For a limited time only I am offering my Dying for a Living boxset, books 1-3 for FREE on kindle, kobo, ibooks, and nook.
This set includes award-winning novel Dying for a Living, Amazon bestseller Dying by the Hour, and their companion novel, Dying for Her.
Called "addictive" by New York Times bestseller Darynda Jones, these novels serve as an excellent introduction to death surrogate Jesse and her lovable crew.
Friday, June 30, 2017
Thursday, June 29, 2017
Here's another giveaway! Follow any of the listed authors on Bookbub for your chance to win 1 of 6 prize packs - each continuing five paperback books! So if you're interested in this book haul, you can find the giveaway here.
Good luck! :)
Tuesday, June 27, 2017
Win an ENTIRE library of kickass urban fantasy and paranormal romance books. This giveaway is sponsored by a group of awesome authors (yours truly included). The theme for the 50+ books selected was urban fantasy or paranormal romance that featured a badass female lead - just how we like 'em!
One winner takes all! So enter the giveaway for your chance to snag this serious book haul!
Friday, June 23, 2017
There's still time to enter my audible audiobook giveaway. Want to know more about Shadows in the Water? Keep reading! Rafflecopter is below the excerpt:
Angelo Martinelli. This close he was smaller than she’d imagined.
She smiled at him, the taste of victory on her lips. “Drive into the bay.”
When the driver didn’t move, she smacked the gun against his occipital bone. “If you don’t do it, then you’re useless to me, and I think you understand what happens to useless people.”
If he refused to drive, she’d shoot them both. It would be messier. Riskier. But if she couldn’t get Martinelli into the water, she wasn’t going to let this opportunity escape.
Yes. If Lou had to, she’d shoot them both and drive the car into the bay herself.
“Make your choice, Martinelli,” she said. His eyes were pools of ink shining in the lamplight.
The confused pinch of his brow smoothed out. The curling sneer pulled into a tight grin.
“Drive,” he said.
Without hesitation, the driver put the car into motion, and the sedan rolled forward.
“Faster,” Lou said, grinning wider.
“Faster,” Angelo agreed. A small chuckle rumbled in his throat. He slapped the back of the driver’s seat like this was a game. “Faster.”
The driver punched the accelerator, and the car lurched forward. As it blasted past the men on the docks, shouts pinged off the windows. Angelo’s laugh grew more robust, pleasing belly laugh.
He’s high as hell, she realized. High as hell without any idea of what’s happening to him.
They hit a bump when flying past the guardrails and onto the pier. The wooden slats clunked under the car’s tires.
In the wake of Angelo’s mania, Lou couldn’t help but smile herself. She didn’t lower the gun. “You’re crazy.”
This proclamation only made him laugh harder, clutching at his belly. His laugh warped into a wheezing whine.
The thrum of the wooden slats disappeared as the car launched itself off the pier. The sharp stench of fish wafted up to greet them as they floated suspended above the ocean. Her stomach dropped as the nose of the car tipped forward and the windshield filled with black Atlantic water.
There was a moment of weightlessness, of being lifted out of her seat and then the car hit the water’s surface. Her aim faltered on impact, but she’d righted herself before either man could.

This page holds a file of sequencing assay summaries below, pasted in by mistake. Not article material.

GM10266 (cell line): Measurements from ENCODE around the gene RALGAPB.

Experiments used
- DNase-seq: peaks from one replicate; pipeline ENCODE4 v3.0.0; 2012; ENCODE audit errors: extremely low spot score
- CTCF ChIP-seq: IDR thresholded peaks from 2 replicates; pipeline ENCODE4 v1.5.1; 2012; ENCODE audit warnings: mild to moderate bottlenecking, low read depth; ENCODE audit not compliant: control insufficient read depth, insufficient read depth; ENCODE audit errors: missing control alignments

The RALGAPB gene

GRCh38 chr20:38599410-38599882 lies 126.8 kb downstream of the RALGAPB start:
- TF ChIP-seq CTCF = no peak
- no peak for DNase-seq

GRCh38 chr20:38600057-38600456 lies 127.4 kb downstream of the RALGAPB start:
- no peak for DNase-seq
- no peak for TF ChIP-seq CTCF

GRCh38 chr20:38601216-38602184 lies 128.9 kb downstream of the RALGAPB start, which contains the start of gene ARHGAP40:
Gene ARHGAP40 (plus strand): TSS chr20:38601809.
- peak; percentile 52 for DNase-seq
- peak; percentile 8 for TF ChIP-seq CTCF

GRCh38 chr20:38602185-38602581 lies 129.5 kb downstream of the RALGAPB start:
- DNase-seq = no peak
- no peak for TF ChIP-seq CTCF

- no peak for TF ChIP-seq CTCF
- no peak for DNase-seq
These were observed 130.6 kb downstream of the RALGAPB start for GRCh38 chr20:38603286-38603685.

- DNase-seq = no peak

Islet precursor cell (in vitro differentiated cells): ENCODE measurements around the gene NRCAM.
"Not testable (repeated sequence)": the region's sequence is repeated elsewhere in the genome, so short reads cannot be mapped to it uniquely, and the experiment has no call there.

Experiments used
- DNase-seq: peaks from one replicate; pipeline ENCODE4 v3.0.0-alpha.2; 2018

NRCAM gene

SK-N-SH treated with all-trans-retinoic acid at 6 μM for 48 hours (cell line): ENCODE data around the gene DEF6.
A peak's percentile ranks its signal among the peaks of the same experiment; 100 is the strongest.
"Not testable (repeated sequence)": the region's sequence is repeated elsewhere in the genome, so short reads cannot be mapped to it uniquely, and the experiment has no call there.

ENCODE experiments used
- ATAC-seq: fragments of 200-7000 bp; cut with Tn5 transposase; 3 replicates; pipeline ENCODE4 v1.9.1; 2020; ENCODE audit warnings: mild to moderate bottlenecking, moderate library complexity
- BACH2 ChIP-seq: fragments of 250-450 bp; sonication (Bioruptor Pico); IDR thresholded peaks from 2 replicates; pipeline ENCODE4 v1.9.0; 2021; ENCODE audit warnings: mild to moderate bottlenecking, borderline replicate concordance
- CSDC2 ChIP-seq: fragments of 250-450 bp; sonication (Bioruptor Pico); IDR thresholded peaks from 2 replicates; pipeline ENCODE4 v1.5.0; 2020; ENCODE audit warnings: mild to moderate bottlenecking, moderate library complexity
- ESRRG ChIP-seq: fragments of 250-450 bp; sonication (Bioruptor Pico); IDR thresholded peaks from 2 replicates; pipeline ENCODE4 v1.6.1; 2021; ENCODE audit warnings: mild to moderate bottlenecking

Cold water rushed in through the windows, trickling first through the corners, filling the car slowly as they slid deeper into the darkness. It seeped through the laces of her boots.
“Now what?” Angelo asked. He seemed genuinely thrilled. As if this was the most exciting experience of his life.
“We wait,” she said.
“She’s going to shoot us and leave our bodies in the water.” The driver’s voice surprised her, higher and more childish than she imagined. No wonder he’d kept his mouth shut.
The driver could open the door and swim away for all she cared. “I don't—”
The driver couldn’t wait for any reassurance. He whirled, lifting his gun.
Without a thought, she fired two shots into his skull, a quick double tap. His head rocked back as if punched. The brains splattered across the windows like Pollock’s paint thrown onto a canvas.
She was glad she’d decided on the suppressor. Her ears would be bleeding from the noise if she hadn’t. The smell of blood bloomed in the car. Bright and metallic. It was followed by the smell of piss.
Angelo’s humor left him. “Is it my turn now, ragazzina?”
Water gurgled around the windows as the car sank deeper into the dark bay.
“No,” she said, her eyes reflecting the dark water around them. “I have something else for you.”
Tuesday, June 20, 2017
For those of you who've been around, you know that I have a novella coming out in the beautiful collection mentioned above. Since it is coming out in a little over a month, I thought it was high time I shared an excerpt with you! So here goes:
Her hands went to her throat and closed around a gold cross. I hadn’t seen it hiding between her breasts until that moment, and I didn’t care. I could think of only one thing, she knows exactly what I am.
I searched her mind, desperate to establish that connection. I wondered if she couldn’t see my face properly. A cloud over the moon perhaps. She was thinking about the cross. That it was a gift from Kai, her daughter, for Mother’s Day, and she’d yet to take it off, because she was afraid if she took it off for even a moment, her brother would run away with it, pawning it in the first shop that took real gold.